"testFiles": "cypress/integration/*.spec.js",
  "component": {
    "componentFolder": "src",
    "testFiles": ".*/__tests__/.*spec.tsx",
    "viewportHeight": 500,
    "viewportWidth": 700

The Component Testing runner will use all the configuration at the root level of your configuration file and apply any Component Testing specific overrides.


Start by running the command below to install dependencies. It will install both the latest version of Cypress and the tooling you need to run component testing.

npm install --save-dev cypress @cypress/react @cypress/webpack-dev-server webpack-dev-server
npm install --save-dev cypress @cypress/vue @cypress/webpack-dev-server webpack-dev-server

Once installed, you need to configure how Cypress will locate component spec files. In the following configuration file (cypress.json by default), all components test files contained within the src directory and match the glob given in the testFiles key.

  "component": {
    "componentFolder": "src",
    "testFiles": "**/*spec.{js,jsx,ts,tsx}"

You will also need to configure the component testing framework of your choice by installing the corresponding component testing plugin. Read more about Cypress plugins in our plugins guide. For example, if you are using Create React App, you will need to use the react-scripts plugin as shown below in your cypress/plugins/index.js file.

// cypress/plugins/index.js

module.exports = (on, config) => {
  if (config.testingType === 'component') {
    require('@cypress/react/plugins/react-scripts')(on, config)

  return config
// cypress/plugins/index.js

module.exports = (on, config) => {
  if (config.testingType === 'component') {
    const { startDevServer } = require('@cypress/webpack-dev-server')

    // Vue's Webpack configuration
    const webpackConfig = require('@vue/cli-service/webpack.config.js')

    on('dev-server:start', (options) =>
      startDevServer({ options, webpackConfig })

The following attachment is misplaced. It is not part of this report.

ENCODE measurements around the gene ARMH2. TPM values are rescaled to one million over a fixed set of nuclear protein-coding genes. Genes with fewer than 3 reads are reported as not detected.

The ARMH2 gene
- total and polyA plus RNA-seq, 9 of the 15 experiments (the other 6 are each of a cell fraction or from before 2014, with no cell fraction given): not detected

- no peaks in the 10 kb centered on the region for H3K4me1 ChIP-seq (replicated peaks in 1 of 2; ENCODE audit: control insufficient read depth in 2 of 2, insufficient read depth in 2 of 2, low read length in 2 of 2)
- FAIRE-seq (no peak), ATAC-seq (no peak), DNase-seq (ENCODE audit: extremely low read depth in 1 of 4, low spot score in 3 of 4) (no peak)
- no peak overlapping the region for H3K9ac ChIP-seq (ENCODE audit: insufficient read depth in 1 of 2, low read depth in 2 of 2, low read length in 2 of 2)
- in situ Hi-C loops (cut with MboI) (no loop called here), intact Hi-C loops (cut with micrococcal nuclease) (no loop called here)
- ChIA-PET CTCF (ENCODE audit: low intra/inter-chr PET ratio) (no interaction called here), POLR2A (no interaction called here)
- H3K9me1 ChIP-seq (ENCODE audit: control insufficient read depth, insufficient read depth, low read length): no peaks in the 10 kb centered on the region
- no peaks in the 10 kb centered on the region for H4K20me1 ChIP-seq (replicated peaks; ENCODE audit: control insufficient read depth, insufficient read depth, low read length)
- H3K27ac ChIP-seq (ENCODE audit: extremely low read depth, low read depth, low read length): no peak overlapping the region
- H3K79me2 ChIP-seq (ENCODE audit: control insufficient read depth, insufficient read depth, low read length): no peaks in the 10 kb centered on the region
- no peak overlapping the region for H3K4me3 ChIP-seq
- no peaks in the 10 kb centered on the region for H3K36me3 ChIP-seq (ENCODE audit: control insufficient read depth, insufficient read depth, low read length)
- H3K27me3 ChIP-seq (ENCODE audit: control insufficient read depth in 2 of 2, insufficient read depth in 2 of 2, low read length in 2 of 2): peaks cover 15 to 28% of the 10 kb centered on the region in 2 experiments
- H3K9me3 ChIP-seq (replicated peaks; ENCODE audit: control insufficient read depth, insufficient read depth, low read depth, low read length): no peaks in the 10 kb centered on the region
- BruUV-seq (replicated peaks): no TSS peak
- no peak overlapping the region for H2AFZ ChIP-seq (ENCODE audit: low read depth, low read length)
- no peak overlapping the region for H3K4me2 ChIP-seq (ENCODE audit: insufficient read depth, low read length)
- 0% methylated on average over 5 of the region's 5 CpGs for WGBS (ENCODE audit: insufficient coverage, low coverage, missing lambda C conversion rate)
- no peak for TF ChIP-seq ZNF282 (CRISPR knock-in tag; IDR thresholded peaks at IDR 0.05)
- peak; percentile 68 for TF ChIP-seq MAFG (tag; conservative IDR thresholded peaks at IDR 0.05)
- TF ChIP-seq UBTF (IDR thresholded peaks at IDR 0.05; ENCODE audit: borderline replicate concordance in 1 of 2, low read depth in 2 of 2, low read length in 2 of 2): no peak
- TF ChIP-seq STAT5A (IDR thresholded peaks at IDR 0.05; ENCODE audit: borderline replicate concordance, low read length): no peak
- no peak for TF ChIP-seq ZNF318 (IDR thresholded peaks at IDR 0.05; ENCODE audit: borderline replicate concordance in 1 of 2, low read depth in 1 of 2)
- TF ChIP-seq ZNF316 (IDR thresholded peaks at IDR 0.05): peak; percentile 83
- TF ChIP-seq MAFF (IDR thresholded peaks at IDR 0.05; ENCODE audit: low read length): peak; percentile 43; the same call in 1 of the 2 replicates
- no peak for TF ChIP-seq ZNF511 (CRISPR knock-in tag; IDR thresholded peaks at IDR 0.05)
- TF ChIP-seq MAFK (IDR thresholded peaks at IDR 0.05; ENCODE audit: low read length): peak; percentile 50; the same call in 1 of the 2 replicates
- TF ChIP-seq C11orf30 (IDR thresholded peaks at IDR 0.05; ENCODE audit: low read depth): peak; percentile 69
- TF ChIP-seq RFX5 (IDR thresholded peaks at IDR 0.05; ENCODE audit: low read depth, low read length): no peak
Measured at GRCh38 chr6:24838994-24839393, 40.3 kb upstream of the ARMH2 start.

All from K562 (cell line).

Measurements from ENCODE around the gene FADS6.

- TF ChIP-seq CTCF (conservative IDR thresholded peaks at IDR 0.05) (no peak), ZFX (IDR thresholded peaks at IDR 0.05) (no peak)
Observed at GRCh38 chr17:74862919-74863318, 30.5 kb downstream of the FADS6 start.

// cypress/plugins/index.js

module.exports = (on, config) => {
  if (config.testingType === 'component') {
    const { startDevServer } = require('@cypress/webpack-dev-server')

    // Your project's Webpack configuration
    const webpackConfig = require('../../webpack.config.js')

    on('dev-server:start', (options) =>
      startDevServer({ options, webpackConfig })

Note we have a conditional check against config.testingType. This is useful if your project is already using existing plugins for the End-to-end runner, and you don't want them to conflict.

If you have a different React development environment from Create React App, such as Next.js, or use a Vue template other than vue-cli, you will need to import the appropriate plugin. See a list of officially maintained plugins here. Each of these plugins perform the same tasks under the hood. Alternatively, if you have your own Webpack configuration, you can just provide it (without need for a specific plugin) as specified above.

Writing Component Tests

This example assumes a project with a <Button /> component.

We recommend locating your component tests next to the components you are testing. If you are using our recommended testFiles glob (**/*spec.{js,jsx,ts,tsx}) as described above:

  • Navigate to where this component exists in your code.
  • Create a spec file in the same folder called Button.spec.jsx.